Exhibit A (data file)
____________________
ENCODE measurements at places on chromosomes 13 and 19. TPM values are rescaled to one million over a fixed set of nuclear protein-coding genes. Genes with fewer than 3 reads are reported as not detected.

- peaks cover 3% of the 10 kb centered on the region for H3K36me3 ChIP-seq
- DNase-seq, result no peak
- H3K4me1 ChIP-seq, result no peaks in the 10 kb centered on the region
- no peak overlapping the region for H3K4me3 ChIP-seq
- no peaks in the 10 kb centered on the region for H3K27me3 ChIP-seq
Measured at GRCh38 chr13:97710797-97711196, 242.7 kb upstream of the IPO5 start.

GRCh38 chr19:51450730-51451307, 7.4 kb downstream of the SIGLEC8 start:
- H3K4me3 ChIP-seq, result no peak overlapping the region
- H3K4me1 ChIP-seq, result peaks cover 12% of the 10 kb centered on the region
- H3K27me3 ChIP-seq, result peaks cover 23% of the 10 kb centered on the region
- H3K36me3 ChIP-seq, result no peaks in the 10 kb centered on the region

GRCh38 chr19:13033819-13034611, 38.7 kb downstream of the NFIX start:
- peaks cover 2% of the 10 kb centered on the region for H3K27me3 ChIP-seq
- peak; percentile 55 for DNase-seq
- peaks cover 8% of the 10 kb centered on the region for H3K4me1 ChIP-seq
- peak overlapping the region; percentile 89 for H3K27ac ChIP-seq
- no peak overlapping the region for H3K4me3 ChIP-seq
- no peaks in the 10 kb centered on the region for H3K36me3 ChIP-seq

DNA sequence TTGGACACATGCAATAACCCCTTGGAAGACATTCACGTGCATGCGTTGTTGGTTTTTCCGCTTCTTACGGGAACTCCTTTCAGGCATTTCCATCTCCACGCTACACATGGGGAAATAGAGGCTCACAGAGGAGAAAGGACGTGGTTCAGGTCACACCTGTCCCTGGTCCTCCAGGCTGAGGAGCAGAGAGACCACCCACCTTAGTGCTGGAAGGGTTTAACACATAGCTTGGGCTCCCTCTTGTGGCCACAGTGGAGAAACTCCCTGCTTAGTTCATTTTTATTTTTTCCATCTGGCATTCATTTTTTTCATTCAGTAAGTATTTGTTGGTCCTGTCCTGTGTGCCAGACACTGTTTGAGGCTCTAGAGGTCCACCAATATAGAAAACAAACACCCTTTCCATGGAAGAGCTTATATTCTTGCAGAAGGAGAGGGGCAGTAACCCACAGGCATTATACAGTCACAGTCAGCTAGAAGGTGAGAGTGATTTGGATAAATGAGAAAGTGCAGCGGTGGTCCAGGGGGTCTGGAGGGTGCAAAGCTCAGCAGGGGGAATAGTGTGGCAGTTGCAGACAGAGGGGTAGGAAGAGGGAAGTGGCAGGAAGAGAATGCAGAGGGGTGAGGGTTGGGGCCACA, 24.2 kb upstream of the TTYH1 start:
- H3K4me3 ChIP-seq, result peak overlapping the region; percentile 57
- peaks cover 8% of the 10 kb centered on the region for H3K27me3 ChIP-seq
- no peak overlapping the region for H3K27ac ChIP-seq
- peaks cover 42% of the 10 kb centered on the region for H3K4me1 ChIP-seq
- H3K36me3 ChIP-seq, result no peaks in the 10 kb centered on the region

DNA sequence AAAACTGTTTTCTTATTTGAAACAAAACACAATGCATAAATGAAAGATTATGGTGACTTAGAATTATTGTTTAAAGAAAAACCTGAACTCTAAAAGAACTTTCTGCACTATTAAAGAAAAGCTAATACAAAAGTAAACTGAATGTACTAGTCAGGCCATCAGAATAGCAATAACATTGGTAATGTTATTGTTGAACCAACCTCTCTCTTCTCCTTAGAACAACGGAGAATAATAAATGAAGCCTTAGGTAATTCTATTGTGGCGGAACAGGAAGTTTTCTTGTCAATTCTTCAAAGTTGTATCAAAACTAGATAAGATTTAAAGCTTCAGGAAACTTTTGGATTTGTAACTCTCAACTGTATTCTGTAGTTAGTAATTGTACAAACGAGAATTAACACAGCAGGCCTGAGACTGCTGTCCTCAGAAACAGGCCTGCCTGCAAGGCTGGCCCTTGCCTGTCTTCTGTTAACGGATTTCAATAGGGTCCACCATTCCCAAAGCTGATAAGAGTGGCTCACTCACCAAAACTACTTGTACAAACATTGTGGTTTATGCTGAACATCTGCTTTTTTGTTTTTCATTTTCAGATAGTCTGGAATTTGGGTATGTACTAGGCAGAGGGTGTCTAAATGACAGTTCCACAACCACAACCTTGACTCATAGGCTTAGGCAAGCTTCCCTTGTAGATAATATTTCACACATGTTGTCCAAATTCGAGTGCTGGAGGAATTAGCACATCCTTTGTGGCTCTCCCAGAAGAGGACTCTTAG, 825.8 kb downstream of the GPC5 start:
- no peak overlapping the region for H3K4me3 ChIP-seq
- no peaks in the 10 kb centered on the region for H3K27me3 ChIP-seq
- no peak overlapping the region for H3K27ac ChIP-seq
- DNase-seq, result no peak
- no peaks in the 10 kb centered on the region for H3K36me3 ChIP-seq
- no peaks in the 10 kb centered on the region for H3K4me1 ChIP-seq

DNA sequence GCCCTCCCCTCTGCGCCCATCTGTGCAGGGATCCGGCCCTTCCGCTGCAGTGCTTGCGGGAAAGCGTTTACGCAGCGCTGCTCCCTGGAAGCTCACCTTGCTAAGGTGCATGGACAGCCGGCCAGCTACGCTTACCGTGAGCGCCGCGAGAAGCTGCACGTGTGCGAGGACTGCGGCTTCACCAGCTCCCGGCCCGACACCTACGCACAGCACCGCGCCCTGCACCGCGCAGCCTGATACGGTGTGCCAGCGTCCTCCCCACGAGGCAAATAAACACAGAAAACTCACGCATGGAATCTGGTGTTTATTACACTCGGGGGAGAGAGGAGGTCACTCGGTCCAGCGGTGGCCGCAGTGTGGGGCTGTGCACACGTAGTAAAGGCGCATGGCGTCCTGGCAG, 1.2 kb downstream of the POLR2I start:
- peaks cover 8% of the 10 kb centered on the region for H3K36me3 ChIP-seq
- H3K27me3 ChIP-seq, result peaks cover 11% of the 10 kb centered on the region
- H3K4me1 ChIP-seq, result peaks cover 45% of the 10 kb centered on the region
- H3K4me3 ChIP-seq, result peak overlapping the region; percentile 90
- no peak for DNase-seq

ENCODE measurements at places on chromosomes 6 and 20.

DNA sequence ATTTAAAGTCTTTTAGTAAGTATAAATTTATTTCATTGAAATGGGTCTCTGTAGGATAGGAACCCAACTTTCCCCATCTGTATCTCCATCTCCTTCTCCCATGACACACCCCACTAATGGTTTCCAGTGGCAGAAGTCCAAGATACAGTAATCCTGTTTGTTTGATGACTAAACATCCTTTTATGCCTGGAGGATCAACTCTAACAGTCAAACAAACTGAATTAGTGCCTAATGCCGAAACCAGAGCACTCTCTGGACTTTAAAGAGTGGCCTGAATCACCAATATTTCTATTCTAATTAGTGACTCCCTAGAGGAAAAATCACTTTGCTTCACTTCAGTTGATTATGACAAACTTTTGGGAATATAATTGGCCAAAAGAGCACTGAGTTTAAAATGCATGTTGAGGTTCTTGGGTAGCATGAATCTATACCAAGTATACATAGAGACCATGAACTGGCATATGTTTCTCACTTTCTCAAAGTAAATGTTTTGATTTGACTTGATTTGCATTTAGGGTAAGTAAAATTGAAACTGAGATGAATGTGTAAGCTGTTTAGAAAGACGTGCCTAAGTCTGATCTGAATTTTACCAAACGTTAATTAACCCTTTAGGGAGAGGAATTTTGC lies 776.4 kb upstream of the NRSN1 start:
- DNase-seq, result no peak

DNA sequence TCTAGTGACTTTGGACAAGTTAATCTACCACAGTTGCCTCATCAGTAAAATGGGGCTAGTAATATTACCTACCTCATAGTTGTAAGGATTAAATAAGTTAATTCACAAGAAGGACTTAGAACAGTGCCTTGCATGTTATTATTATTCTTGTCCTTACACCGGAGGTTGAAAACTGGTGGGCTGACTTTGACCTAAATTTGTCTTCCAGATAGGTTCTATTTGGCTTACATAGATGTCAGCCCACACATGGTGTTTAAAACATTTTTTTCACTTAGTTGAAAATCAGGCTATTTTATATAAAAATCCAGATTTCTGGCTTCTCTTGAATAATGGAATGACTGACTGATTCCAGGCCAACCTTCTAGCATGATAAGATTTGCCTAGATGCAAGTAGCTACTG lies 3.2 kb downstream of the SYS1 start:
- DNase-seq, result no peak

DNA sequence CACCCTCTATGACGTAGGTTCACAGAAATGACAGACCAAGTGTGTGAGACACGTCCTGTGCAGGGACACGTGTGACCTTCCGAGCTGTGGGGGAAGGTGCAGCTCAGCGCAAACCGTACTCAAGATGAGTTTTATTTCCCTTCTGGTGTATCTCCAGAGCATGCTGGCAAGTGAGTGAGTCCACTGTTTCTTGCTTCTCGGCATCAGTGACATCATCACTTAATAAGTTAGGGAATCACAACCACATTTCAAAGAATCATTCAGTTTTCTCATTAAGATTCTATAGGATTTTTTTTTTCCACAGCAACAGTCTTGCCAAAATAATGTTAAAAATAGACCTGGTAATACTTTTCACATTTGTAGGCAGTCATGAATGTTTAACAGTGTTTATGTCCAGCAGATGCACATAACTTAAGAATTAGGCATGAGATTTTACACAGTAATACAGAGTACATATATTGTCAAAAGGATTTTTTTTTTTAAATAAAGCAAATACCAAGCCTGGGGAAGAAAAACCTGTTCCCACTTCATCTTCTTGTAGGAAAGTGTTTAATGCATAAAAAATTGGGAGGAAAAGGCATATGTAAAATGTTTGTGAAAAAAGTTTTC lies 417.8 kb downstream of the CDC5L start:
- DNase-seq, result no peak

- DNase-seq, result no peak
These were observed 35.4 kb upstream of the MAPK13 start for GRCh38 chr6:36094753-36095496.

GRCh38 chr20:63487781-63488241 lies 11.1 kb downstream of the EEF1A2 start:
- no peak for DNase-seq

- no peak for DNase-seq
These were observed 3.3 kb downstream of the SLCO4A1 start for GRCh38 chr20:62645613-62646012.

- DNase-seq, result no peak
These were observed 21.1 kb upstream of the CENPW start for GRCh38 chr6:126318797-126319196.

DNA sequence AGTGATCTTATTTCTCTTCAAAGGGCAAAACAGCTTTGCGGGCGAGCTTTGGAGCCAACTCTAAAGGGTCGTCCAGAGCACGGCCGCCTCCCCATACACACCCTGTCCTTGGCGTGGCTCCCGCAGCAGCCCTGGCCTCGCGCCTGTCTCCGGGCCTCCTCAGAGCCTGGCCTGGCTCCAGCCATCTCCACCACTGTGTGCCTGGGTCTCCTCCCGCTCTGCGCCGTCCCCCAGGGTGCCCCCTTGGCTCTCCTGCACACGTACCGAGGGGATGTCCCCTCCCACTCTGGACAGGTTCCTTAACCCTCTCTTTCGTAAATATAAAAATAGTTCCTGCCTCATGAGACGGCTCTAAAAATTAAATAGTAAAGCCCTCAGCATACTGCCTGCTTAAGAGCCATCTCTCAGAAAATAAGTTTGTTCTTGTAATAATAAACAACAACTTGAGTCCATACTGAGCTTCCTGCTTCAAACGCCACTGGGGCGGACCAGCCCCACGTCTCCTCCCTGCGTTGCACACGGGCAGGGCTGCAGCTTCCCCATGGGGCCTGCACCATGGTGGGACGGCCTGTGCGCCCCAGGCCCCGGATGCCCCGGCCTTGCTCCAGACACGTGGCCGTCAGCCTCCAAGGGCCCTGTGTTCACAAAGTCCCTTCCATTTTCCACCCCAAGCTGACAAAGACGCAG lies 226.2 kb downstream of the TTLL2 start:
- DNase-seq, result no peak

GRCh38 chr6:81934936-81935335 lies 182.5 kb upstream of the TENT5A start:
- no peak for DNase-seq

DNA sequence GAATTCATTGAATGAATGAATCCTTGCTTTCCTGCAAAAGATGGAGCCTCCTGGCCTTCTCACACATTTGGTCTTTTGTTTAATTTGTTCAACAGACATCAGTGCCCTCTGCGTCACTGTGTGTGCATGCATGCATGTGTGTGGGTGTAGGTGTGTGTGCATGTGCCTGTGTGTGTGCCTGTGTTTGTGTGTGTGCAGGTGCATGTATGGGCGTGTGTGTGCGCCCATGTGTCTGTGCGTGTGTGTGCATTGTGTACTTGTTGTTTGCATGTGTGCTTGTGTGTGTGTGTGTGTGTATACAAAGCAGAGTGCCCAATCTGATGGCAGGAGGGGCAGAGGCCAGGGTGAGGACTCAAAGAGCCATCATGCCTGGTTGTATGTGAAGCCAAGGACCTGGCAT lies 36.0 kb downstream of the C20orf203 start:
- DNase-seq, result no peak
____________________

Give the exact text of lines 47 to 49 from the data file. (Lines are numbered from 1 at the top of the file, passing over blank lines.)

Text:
These were observed 35.4 kb upstream of the MAPK13 start for GRCh38 chr6:36094753-36095496.

GRCh38 chr20:63487781-63488241 lies 11.1 kb downstream of the EEF1A2 start:
- no peak for DNase-seq